• Playing The Canteen in Bristol this coming Wednesday to launch the recording

Tags: reviews

Jack Jones featuring Joey De Francesco, ArtWork, Cavalry Productions ****

Marlbank album of the week for week beginning 24 July 2023 Classic crooning rooted in swing and the Great American Songbook is something of a lost art and Jack Jones, like Tony Bennett who sadly died this week, inhabits pop and easy listening …

Published: 23 Jul 2023. Updated: 9 months.

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Marlbank album of the week for week beginning 24 July 2023

Classic crooning rooted in swing and the Great American Songbook is something of a lost art and Jack Jones, like Tony Bennett who sadly died this week, inhabits pop and easy listening fans' consciousness as often as he does jazz fans', is the last in a line from the golden years. He was winning Grammys in the 1960s and still as this album shows is as formidable a taste as the most carefully coveted malt whiskey in your collection, a voice that most young male jazz singers would do much to emulate or give up entirely because few with the best will in the world can come close to owning a voice of the calibre of Jones' or able to use it with so much panache. Singers like Michael Bublé do nothing for me and cannot remotely compare. I haven't been as moved in a while given a soft spot for crooning since listening to some Jerry Vale on the soundtrack of The Irishman.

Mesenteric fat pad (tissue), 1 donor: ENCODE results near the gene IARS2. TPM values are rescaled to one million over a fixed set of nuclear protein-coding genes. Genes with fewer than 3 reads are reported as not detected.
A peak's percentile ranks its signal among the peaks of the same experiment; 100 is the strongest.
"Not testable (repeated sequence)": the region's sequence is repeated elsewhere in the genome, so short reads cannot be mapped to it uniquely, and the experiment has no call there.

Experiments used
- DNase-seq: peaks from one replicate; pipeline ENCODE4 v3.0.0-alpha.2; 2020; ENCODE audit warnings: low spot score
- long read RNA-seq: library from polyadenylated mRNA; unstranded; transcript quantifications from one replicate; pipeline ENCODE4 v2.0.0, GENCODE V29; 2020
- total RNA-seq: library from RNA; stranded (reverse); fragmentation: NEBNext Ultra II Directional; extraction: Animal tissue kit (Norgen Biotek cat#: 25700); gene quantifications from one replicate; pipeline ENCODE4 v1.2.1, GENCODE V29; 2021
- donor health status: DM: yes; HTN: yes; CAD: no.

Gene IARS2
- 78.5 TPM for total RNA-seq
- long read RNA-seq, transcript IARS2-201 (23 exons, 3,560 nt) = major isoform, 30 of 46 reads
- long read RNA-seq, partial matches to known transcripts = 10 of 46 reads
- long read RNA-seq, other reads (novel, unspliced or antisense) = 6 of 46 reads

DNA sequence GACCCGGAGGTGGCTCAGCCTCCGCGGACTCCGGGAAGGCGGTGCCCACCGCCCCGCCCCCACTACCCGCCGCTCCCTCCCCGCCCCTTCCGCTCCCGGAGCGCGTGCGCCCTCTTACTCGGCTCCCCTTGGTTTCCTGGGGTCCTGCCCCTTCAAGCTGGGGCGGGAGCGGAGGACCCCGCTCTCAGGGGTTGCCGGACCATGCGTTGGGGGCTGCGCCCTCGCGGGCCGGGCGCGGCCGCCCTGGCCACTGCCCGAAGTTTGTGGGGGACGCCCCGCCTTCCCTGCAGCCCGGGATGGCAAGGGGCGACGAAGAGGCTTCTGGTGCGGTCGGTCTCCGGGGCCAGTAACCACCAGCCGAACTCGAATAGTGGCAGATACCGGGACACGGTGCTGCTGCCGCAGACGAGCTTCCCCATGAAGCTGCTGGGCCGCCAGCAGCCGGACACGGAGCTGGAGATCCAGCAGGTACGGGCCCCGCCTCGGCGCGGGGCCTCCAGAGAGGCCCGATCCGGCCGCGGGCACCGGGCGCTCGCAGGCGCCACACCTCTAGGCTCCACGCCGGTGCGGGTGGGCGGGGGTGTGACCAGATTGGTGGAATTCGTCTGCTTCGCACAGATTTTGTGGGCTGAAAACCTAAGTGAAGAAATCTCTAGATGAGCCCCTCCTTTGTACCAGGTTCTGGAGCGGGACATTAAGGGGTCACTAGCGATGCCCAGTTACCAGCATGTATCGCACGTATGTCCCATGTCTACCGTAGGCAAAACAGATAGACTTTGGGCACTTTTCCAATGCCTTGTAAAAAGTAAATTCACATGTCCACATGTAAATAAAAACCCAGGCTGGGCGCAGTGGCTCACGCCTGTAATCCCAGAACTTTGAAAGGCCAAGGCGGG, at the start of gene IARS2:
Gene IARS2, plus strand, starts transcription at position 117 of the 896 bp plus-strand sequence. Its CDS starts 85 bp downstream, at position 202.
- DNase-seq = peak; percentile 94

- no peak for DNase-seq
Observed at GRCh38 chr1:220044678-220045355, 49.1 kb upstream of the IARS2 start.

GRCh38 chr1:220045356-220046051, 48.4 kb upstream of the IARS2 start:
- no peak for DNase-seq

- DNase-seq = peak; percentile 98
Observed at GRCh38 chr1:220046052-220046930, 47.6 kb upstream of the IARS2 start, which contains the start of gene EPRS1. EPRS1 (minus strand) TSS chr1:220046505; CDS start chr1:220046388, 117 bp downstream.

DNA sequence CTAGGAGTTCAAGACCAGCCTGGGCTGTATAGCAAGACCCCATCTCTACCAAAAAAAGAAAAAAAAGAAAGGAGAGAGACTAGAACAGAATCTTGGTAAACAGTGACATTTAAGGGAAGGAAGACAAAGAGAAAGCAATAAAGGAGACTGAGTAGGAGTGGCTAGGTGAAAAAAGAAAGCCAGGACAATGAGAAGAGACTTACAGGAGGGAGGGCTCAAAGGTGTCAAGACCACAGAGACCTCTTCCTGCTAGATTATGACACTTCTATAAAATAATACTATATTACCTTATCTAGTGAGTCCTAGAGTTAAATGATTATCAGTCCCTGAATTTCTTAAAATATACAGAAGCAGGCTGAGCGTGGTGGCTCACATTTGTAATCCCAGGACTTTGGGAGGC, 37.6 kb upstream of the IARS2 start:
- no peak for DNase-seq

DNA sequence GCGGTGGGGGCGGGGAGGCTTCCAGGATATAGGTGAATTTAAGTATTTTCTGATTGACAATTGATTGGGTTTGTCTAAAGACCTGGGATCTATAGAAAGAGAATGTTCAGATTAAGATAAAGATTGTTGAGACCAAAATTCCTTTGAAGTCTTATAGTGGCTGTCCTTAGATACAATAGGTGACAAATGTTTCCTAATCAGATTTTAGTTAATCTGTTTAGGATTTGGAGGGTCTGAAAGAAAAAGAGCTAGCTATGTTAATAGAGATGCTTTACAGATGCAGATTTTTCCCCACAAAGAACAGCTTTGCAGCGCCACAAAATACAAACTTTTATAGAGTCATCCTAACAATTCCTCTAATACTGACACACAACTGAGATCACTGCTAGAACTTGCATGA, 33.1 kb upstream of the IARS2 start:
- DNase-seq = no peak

Equipped with John Clayton arrangements and the featured presence of Joey De Francesco who died last summer not long after ArtWork was recorded at a studio in Los Angeles, the fine pianist Tamir Hendelman is also on the album plus a lot of strings within a 50+ orchestra - what a sound they wrap Jones' voice in.

There is little that is unfamiliar to anyone who has switched on a radio in the last 50 years - the swagger of 'Fever,' an amused version of 'Hello,' that smile and laugh in Jones' voice will put a smile on anyone's face and De Francesco lights up the introduction to 'At Last' by bringing a lot of colour to the song that Jones responds to in very cool fashion.

A canny more recent inclusion of Gregory Porter's 'If Love Is Overrated' from All Rise where the horns in the introduction bring to mind the Thad Jones-Mel Lewis Orchestra hearing Jones sing a song we know from Porter in recent years flips the same coin Jack Jones, who was 84 when this was recorded, playing the song far more laidback.

And laidback is what Jones does so well. 'This Masquerade,' 'If You Go Away' and interesting choice 'Empty Chairs' by Don McLean with sublime strings and harp at the beginning are also here. But the most moving choice of all is 'Free Again' (aka 'Non… C'est rien') where Jones goes incredibly deep down to the lowest reaches of his register on a song which he himself covered in the 1960s on Lady. Comparing the two is like dancing to the music of time. Nobody can keep up with the Joneses like Jack Jones and what a fine setting given the excellent arrangements and formidable fire power of the orchestra to remember De Francesco on this Paul Lowden produced affair - Lowden an owner of the Las Vegas jazz club, Vic’s. SG

Jack Jones, photo: Cavalry Productions